Guide To Growing Autumn Crocuses and Colchicums

Although they look like spring flowers, I'm delighted to see the flowers of colchicums and autumn crocuses blooming in my garden every fall.

In my garden, the first colchicum flowers come up in late summer, a sure sign fall is near. They’re soon followed by another fall flower, the autumn crocus. It looks a lot like the crocuses we see in the spring, but without the leaves.

I love seeing both pop up, although their arrival is another sign winter is coming. With mostly purplish to pink blooms, they stand out in my garden, especially among the colors of fallen leaves.

What Are Colchicums?

Colchicums are often called autumn crocuses, but they’re a different flower. Most for sale are native to parts of Europe and carry the botanical name Colchicum autumnale. They’re mostly hardy in U.S. Department of Agriculture (USDA) Plant Hardiness Zones 4 through 8.

The leaves remind me of hostas. They come up in spring and gradually die back by early summer. The flowers pop up in late summer and early fall. In my garden, in USDA Zone 6a, I often see the first colchicum flowers in late August and early September.

What are Autumn Crocuses?

Autumn crocuses (aka fall-blooming crocuses), with the botanical name Crocus speciosus, are native to areas of Turkey, Crimea and northern Iran. They’re mostly hardy in Zones 5 through 9.

Like colchicums, the autumn crocus foliage comes up in spring. But it’s narrow, like a thick grass. The foliage dies back by early summer, then flowers appear in September and October. They are often in bloom in my garden on Halloween!

Where Do Autumn Crocuses and Colchicums Grow Best?

Both like full sun to light shade and well-drained soil. Mine grow near deciduous trees where they get mostly full sun in the spring while their leaves are growing. Then, when they flower, fallen tree leaves support the blooms and keep them from flopping over.

When choosing a spot for colchicums especially, keep in mind that during late spring and summer, the foliage will gradual die back. I don’t mind seeing that because I know what’s coming in fall. But if it bothers you, plant colchicums with a ground cover that will hide that foliage.

Types of Autumn Crocuses and Colchicum

There are several varieties of autumn crocuses and colchicums available from many bulb companies like Brent and Becky’s Bulbs in Virginia. A few to consider include:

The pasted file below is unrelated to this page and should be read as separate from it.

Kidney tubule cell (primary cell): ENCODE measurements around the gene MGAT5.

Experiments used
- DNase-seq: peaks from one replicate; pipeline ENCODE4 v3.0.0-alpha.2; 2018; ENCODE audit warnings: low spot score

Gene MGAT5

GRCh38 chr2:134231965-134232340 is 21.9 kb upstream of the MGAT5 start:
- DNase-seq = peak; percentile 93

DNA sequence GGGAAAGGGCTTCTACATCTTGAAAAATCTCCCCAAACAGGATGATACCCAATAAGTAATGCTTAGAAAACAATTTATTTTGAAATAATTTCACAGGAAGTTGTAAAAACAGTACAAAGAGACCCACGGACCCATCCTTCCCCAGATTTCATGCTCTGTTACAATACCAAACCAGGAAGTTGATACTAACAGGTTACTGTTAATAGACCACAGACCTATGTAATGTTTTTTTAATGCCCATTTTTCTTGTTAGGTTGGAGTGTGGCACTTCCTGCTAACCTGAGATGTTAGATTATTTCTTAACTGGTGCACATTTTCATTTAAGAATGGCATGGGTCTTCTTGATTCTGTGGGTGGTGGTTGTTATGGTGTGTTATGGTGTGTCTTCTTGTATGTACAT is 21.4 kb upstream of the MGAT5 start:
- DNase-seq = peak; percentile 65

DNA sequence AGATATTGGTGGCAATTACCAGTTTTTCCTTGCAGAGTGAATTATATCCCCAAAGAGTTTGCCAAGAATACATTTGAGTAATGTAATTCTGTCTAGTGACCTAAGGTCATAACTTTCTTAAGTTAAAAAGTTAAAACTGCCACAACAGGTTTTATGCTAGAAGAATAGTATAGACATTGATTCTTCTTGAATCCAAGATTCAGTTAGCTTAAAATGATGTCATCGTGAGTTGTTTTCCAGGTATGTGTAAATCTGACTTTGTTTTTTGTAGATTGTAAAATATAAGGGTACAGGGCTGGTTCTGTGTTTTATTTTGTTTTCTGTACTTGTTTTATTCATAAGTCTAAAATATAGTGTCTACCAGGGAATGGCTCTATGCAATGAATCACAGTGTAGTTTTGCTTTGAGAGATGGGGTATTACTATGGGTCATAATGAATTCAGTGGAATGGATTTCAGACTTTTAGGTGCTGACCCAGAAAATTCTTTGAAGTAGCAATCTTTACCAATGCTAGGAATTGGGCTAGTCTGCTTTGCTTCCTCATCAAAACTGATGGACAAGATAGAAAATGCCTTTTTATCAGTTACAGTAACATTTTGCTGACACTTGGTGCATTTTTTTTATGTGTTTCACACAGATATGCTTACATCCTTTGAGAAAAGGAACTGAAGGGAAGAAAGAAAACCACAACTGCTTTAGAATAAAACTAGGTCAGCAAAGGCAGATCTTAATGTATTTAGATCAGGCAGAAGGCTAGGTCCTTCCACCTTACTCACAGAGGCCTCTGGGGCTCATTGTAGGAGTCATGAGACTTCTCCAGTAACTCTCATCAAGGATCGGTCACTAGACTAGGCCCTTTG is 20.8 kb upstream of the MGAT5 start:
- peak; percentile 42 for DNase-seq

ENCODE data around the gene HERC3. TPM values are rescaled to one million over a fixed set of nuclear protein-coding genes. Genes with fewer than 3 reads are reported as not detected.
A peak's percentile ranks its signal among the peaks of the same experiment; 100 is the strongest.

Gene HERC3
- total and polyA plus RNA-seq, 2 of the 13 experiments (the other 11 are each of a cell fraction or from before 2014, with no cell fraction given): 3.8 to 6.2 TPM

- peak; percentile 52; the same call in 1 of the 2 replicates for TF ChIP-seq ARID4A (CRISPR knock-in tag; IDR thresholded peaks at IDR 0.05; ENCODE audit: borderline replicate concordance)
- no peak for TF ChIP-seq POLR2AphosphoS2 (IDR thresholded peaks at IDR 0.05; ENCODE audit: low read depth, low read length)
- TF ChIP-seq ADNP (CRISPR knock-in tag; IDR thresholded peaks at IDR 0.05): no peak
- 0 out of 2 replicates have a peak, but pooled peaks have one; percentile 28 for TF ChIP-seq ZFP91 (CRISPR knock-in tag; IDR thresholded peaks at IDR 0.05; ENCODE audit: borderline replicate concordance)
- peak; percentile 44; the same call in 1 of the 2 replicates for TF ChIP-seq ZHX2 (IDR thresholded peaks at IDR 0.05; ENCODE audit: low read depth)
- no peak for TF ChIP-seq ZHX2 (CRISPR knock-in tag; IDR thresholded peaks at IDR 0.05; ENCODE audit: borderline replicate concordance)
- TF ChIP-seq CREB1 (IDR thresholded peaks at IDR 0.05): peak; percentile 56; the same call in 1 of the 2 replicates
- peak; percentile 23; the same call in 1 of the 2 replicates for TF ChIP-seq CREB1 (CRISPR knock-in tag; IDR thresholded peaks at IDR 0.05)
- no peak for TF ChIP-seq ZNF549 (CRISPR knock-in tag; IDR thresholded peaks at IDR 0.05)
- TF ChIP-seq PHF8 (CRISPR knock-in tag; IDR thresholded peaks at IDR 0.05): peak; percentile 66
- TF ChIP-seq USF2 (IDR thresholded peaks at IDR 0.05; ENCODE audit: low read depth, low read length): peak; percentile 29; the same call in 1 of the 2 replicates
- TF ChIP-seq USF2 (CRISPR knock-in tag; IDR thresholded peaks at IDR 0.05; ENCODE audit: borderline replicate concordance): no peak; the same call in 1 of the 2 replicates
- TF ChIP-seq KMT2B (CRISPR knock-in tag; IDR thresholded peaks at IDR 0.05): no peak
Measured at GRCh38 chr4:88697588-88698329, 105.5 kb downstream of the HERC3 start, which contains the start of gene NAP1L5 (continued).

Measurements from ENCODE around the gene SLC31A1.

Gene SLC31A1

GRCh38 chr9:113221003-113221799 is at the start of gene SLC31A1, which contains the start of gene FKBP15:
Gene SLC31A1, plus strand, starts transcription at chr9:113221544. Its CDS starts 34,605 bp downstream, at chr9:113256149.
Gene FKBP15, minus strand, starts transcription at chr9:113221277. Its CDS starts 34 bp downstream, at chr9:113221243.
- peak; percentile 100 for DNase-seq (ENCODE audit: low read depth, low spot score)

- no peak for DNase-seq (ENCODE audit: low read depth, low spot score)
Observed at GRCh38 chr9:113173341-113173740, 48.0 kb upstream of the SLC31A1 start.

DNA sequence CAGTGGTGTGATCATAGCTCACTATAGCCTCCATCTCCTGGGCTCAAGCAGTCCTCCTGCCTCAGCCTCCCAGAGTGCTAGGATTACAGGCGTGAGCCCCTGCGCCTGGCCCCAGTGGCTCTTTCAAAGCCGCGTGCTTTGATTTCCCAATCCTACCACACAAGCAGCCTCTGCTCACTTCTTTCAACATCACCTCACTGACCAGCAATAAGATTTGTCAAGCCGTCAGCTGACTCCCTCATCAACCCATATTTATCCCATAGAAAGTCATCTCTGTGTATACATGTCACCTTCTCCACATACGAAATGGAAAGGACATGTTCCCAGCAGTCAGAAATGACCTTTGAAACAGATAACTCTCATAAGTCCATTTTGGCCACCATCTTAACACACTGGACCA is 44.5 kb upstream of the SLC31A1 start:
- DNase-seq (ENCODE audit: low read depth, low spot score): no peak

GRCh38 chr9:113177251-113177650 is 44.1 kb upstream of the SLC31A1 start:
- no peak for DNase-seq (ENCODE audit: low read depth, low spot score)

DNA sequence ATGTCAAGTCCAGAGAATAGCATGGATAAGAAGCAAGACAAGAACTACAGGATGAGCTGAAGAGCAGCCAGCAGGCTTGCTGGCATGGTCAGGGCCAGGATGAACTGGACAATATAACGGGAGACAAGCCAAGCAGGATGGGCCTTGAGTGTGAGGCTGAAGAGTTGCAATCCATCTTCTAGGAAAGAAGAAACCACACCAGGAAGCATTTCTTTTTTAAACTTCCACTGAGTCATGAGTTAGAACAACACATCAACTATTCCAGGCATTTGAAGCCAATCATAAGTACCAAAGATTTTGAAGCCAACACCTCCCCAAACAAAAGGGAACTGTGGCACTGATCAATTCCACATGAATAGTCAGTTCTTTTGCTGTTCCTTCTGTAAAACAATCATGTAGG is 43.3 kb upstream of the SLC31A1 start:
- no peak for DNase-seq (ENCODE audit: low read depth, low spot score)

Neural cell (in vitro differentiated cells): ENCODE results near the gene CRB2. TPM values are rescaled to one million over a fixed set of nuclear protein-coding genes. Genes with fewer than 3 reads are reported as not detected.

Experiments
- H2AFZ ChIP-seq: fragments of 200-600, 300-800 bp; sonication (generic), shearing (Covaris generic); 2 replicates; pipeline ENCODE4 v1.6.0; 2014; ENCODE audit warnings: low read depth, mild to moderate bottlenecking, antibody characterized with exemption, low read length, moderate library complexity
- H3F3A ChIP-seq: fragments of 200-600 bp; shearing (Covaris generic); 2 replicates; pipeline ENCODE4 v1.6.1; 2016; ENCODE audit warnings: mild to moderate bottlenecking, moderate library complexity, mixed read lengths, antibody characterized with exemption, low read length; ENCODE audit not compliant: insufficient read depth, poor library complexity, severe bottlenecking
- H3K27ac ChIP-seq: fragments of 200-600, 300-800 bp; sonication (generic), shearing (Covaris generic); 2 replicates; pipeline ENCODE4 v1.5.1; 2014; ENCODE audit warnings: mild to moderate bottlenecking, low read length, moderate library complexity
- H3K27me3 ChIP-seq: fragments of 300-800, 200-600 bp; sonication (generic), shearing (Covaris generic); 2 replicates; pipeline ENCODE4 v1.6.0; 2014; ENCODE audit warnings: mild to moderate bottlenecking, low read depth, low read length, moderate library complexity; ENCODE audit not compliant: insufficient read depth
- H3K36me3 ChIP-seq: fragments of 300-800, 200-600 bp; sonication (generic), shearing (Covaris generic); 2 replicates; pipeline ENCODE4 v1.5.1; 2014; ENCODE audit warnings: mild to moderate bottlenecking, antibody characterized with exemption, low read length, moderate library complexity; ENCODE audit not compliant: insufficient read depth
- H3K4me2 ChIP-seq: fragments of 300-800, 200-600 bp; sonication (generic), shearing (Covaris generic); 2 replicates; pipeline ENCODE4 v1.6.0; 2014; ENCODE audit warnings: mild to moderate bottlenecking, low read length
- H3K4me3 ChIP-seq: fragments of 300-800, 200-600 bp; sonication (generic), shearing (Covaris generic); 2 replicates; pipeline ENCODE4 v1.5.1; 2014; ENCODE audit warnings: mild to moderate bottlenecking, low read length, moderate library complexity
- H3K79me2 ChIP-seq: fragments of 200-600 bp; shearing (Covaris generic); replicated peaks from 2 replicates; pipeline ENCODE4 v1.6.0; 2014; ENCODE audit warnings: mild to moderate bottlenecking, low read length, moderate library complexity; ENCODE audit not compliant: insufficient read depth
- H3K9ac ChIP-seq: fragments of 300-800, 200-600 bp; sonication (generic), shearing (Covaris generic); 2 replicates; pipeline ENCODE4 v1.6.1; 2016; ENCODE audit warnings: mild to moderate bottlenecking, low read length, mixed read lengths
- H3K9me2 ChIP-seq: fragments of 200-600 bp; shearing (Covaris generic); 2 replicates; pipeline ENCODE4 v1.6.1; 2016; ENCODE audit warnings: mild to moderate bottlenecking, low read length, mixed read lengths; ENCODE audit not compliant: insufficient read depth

• Colchicum ‘Waterlily’: Has double the number of petals, making it look like a water lily flower.
  • Colchicum ‘Giant’: Larger flowers and can grow up to 10 inches tall.
  • Colchicum ‘Album’: White flowers.
  • Crocus speciosus ‘Albus’: White flowers with a yellow center.
  • Crocus speciosus ‘Oxonian’: Darker purple flowers.
  • Crocus speciosus ‘Conqueror’: Bluer flowers.

One other fall-blooming crocus to consider: the saffron crocus, Crocus sativus. The red threads, the stigma part of the flower, are the expensive spice saffron.

How To Plant Autumn Crocuses and Colchicums

Both autumn crocus and colchicum grow from corms. Plant the corms as soon as you get them. They’re usually shipped in late summer.

Colchicum corms are bigger than crucus corms and should be planted about six inches deep. Crocus corms should go about three inches deep. Both often bloom the same fall they’re planted.

How To Care for Autumn Crocuses and Colchicums

After planting, they don’t require much care. Avoid overwatering, which can cause the corms to rot.

How To Divide Autumn Crocuses and Colchicums

Colchicums and autumn crocuses gradually spread out from where they are, producing more corms underground. Dig them up and divide them to share just as the foliage dies back. At that point, you can still see where they are.

Dig up the whole clump of dying foliage, separate the corms, then replant some in the same spot and spread the others around. Or share them with friends. Many of my favorite colchicums came from friends who generously shared them with me!

Carol J. Michel
Carol J. Michel is an award-winning author of several books including five gardening humor books and one children's book. As the holder of degrees from Purdue University in both horticulture and computer technology, she spent over three decades making a living in healthcare IT while making a life in her garden. She started writing about gardening on her blog called May Dreams Gardens which lead to numerous magazine articles, her books, and a podcast called The Gardenangelists. She was recently named a GardenComm Fellow by Garden Communicators International.